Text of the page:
24 February 2009
Author: Giorgos Lazaridis
BJT Transistor theory

A Common Base amplifier example

We want to design a small signal common base amplifier. The input is 10mV at 1KHz. The voltage gain must be around 10 (Av=10). The transistor is a BC548 NPN with Î²=100. The DC supply (VDD) is 12V.

Here is the schematic diagram of the amplifier: We extract and calculate the DC equivalent: We start with an estimation of RE. RE = 10K VCE = VDD / 2 => VCE = 12 / 2 = 6V

VC = Av x 25 mV => VC = 10 x 25 mV = 250 mV

VE = VDD - VC - VCE = 12 - 0.25 - 6 = 5.75 V

IE = VB / RE = 5.75 / 10000 = 0.575 mA

VB = VBE + VE => VB = 0.7 + 5.75 => VB = 6.45 V

RB2 = (VB x 0.1 x Î² x RE) / VDD = (6.45 x 0.1 x 100 x 10000) / 12 => RB2 = 53750 Ohms

So we choose a 56K resistor for RB2.

RB1 = RB2 x (VDD - VB) / VB => RB1 = 56000 x (12 - 6.45) / 6.45 = 48186 Ohms

So we choose 47K for RB1.

RC = VC / IC = 0.25 / 0.575 = 434 Ohm

We choose 470 Ohms for RC.

Here is this circuit prototyped on a breadboard: And here is a closer look at the transistor and it's biasing components: The results can be seen in the oscilloscope. A 10 mVp-p signal is applied at the input. The first channel of the oscilloscope (yellow channel) is connected at the input, and the second channel (green channel) is connected at the output: It is obvious that the output is 10 times bigger than the input (Av=100 / 10 = 10). The amplifier operates as expected. With the same methodology, we can design a common base amplifier with voltage gain 100 (Av=100). From the calculations we get the part values:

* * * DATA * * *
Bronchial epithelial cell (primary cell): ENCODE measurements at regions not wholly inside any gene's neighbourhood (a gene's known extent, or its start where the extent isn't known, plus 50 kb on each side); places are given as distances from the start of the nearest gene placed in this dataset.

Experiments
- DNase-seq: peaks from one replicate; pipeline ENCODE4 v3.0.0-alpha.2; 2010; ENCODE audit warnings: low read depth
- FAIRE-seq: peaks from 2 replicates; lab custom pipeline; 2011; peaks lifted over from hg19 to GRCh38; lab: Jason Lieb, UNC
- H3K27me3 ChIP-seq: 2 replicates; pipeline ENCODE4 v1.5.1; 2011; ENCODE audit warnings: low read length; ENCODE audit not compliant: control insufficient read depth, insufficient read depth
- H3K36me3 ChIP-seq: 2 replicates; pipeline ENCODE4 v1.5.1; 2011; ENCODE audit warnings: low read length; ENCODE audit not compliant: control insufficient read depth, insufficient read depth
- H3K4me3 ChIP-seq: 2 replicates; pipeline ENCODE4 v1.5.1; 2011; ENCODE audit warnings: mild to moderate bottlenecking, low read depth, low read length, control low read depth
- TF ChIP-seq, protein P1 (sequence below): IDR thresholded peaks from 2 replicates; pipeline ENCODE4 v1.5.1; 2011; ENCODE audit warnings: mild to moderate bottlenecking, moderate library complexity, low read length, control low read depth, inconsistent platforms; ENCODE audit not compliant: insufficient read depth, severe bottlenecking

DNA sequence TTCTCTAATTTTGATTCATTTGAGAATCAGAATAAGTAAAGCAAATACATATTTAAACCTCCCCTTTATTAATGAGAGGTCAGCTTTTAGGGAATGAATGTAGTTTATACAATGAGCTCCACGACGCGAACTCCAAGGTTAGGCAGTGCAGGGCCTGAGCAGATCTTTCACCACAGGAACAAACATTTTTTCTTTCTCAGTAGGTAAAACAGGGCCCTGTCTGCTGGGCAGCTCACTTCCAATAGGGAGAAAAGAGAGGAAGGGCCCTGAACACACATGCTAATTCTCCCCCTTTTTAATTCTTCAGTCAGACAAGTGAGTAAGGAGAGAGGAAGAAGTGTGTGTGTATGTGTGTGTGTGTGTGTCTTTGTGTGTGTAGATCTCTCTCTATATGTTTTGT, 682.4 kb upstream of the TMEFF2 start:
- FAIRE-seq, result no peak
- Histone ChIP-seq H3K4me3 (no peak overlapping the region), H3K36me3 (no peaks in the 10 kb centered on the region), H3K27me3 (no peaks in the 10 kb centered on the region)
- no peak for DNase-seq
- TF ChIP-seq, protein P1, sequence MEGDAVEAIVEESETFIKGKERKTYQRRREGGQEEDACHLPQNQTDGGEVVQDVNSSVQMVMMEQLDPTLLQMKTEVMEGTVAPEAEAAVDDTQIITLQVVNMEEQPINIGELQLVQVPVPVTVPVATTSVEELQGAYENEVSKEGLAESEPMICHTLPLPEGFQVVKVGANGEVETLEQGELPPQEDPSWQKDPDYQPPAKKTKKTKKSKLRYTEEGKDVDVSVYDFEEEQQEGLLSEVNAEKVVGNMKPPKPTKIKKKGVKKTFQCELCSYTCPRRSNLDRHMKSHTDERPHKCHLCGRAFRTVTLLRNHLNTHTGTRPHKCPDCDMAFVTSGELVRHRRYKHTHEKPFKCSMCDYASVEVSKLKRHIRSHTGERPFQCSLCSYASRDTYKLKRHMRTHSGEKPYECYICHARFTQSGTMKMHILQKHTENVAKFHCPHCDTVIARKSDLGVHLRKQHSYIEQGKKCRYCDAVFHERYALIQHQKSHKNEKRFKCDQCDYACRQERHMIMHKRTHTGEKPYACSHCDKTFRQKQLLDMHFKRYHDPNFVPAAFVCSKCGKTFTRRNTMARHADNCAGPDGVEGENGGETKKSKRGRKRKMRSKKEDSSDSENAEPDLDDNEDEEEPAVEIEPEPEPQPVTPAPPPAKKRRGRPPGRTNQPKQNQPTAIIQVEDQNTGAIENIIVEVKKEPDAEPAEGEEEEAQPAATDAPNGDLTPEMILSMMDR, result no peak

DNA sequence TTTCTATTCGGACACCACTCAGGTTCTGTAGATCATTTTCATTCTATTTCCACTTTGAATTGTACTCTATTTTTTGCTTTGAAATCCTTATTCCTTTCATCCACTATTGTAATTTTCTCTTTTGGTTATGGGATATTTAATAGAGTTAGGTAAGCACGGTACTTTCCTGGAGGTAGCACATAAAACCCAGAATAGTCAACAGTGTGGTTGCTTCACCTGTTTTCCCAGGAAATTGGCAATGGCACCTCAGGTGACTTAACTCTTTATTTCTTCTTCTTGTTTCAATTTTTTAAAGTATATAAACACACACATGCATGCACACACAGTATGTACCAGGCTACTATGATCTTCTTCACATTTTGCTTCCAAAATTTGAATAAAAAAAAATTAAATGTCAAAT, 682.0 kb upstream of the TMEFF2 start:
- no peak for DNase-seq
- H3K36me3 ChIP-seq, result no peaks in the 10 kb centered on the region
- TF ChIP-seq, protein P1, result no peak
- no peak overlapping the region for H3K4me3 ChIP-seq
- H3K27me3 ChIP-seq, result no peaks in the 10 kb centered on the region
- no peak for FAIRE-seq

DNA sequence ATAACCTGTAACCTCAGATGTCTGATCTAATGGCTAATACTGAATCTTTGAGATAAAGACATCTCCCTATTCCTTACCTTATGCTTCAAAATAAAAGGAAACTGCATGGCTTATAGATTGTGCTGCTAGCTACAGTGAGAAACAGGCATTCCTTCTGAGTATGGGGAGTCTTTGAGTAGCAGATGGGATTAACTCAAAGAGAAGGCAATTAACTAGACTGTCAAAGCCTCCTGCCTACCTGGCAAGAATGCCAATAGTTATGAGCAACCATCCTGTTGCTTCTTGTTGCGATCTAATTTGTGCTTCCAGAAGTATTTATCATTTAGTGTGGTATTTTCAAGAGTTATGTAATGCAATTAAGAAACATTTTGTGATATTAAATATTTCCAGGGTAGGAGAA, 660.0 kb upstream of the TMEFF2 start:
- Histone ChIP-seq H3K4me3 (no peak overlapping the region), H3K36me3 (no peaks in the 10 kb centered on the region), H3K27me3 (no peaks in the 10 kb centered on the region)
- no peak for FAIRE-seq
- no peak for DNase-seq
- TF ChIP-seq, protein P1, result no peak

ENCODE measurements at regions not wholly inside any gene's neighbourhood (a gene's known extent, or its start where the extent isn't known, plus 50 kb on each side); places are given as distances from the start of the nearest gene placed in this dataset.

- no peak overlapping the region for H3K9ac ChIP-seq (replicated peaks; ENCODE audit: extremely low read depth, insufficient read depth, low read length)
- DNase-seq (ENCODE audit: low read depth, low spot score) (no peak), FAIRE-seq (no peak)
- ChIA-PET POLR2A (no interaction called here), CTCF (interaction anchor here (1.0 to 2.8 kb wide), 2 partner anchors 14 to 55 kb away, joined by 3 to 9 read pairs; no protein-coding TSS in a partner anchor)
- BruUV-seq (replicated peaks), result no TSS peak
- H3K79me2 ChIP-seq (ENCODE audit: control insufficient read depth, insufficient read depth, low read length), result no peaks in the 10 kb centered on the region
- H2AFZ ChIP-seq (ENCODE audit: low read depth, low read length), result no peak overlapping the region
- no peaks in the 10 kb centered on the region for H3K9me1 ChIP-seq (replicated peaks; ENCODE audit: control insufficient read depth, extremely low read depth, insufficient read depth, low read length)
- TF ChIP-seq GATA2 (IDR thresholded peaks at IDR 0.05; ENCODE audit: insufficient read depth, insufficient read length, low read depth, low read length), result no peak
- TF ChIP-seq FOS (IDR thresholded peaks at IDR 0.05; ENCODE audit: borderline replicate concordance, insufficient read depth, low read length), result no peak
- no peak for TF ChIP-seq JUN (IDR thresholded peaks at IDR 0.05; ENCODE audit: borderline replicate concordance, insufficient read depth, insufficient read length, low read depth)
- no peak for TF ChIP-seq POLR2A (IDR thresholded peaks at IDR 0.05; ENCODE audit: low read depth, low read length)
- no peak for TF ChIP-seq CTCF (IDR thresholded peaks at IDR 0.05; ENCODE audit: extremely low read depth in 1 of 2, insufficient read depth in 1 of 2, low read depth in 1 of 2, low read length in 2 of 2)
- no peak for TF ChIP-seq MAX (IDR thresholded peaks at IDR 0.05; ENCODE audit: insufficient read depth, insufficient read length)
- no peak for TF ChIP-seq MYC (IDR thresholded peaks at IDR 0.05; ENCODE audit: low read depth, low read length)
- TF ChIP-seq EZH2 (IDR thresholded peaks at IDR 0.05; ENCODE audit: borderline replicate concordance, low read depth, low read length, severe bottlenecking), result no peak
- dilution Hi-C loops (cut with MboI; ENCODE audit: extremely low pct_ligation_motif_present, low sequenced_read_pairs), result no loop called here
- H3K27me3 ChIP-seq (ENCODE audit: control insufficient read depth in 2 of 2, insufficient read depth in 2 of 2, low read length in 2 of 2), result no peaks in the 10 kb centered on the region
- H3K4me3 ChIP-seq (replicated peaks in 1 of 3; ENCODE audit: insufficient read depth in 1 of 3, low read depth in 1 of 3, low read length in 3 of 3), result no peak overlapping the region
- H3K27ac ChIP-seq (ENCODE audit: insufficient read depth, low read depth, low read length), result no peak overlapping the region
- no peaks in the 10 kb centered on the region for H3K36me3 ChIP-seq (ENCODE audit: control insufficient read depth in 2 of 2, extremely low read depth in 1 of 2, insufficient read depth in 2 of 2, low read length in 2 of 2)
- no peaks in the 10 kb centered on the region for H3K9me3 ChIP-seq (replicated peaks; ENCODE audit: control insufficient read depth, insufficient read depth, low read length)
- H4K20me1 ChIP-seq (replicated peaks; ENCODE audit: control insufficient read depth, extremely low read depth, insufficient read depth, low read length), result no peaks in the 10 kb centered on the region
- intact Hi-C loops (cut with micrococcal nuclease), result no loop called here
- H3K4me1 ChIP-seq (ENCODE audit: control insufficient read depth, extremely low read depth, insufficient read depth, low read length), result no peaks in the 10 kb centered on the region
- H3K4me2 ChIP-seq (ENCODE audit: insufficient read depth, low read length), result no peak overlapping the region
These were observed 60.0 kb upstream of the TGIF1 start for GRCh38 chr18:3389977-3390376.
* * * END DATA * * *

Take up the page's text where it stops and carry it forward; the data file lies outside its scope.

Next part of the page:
RB1 = 65000 Ohms [ We will use 68 K ]

RB2 = 35000 Ohms [ We will use 33 K ]

RC = 7142 Ohms [ We will use 8.2 K ] And here are the results: The input is still 10 mV, but the output is now 2 divisions multiplied by 500 mV, which makes 1000 mV (1 Volt). The voltage gain is now 100.

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